Let's talk about examples.  

God uses the relationship between man and wife to illustrate the relationship he has with his people. He uses firsts and seconds to illustrate the principle of works vs. grace. If there are two sons, the first will be a shadow of Adam, of the natural man, of a man trying to make his way through works, or a shadow of a works-based religion. And the second will be a shadow of the new man in Christ, the man who has cast aside works as a measure of his success with God, and taken on the mantle provided by Jesus, or a shadow of the true church.

Think about it.  Cain and Abel. Esau and Jacob.  Babylon, where they hoped to build their way to heaven, vs. Jerusalem, the eternal city established by God.  Leah, the wife who tried to win her husband's love by bearing many children, vs. Rachel, the barren wife who was, even so, favored.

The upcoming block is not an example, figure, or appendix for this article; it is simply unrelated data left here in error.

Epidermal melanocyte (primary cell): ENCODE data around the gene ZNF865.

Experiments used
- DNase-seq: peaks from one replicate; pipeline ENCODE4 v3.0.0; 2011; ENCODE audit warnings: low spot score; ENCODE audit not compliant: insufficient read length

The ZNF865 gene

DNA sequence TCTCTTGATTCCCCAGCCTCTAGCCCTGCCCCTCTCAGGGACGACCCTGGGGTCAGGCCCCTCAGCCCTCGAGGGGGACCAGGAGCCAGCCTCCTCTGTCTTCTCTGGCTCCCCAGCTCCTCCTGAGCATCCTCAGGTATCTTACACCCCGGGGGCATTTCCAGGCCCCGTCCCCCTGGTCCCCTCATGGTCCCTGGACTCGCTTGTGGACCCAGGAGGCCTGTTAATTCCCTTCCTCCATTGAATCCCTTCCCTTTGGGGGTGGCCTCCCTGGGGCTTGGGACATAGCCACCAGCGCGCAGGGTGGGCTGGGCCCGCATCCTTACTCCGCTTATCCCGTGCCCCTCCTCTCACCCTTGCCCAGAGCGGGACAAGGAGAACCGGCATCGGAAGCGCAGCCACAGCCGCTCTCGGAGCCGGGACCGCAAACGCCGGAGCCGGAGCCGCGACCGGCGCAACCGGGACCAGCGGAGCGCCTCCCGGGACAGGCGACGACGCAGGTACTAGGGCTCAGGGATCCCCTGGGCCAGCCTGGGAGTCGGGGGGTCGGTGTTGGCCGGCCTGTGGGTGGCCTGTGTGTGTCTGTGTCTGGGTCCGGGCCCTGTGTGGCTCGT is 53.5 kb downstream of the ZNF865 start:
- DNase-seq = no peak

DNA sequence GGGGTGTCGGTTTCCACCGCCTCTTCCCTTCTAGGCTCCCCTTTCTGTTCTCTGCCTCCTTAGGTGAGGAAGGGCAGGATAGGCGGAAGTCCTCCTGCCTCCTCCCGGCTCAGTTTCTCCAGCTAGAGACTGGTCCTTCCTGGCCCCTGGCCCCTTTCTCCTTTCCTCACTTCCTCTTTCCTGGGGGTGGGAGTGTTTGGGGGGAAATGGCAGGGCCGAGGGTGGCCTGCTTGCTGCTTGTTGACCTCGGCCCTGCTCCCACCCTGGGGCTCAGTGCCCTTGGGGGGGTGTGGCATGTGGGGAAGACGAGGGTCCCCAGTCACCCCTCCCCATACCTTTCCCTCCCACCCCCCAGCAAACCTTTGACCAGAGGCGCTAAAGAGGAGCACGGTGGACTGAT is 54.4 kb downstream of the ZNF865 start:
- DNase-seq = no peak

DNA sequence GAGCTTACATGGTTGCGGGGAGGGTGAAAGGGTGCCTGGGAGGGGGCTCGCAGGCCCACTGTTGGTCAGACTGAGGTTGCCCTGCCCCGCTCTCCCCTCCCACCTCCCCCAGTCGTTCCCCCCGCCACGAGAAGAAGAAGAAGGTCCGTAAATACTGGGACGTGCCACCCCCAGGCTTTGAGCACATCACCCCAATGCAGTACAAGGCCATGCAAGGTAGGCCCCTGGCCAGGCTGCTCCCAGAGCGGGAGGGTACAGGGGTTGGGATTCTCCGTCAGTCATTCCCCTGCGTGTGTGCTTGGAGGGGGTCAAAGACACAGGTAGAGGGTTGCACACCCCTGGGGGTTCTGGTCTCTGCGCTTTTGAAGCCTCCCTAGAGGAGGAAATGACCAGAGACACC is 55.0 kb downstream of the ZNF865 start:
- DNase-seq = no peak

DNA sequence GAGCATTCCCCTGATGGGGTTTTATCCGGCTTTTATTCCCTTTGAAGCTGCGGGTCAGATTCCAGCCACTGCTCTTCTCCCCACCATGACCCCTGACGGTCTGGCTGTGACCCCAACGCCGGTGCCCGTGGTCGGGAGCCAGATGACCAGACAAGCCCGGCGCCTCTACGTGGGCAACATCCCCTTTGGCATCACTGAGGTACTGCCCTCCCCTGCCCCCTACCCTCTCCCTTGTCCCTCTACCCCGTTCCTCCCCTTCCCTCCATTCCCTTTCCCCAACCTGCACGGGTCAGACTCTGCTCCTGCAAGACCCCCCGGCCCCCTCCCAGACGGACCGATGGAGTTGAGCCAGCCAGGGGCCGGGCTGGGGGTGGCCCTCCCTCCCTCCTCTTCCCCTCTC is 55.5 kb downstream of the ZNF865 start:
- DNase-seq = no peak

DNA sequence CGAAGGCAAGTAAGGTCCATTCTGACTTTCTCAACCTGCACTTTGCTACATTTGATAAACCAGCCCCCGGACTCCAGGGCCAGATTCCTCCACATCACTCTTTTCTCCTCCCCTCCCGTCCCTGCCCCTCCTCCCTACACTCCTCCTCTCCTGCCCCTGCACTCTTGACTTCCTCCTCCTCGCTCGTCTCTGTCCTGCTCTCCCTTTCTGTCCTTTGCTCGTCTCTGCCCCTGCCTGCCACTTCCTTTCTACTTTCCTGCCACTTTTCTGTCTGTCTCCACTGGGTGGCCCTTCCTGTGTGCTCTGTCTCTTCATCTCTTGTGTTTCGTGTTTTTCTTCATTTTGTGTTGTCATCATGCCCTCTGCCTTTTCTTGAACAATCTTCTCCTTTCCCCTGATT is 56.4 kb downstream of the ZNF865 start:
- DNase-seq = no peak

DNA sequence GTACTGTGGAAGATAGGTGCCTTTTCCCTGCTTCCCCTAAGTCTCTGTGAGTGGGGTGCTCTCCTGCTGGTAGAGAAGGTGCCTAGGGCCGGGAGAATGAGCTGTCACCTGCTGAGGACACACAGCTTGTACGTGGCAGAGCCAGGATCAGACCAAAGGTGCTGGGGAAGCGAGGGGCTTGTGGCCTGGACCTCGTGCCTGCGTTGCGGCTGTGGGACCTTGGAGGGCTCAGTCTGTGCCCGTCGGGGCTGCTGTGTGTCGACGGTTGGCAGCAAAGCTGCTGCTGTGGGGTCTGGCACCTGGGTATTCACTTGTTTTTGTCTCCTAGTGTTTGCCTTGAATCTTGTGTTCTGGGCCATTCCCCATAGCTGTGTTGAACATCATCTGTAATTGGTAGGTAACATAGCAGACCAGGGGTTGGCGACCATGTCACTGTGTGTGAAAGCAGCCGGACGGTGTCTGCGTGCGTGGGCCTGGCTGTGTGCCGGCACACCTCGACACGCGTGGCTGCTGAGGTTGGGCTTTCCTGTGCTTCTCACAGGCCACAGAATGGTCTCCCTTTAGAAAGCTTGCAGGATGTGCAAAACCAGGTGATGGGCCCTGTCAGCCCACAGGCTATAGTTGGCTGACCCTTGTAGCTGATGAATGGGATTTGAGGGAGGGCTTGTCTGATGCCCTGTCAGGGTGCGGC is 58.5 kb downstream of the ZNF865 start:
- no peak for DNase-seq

What do those types and shadows teach you about your own walk with the Lord? Will you be Leah, trying to win God's love through your fruit? Or Rachel, who eventually bore fruit, but that fruit was a miracle from God, and she was beloved even before she had Benjamin? Where is your focus? Are you worried about how you look? About your outward witness? Or do you simply love and trust God to make of you what he will? Are you still trying to shape yourself into an image that seems right to you? Or are you waiting on God to see what HE makes of you?

God doesn't just teach through words. He teaches through examples and illustrations in his word. He teaches in other ways as well. Can you name a few?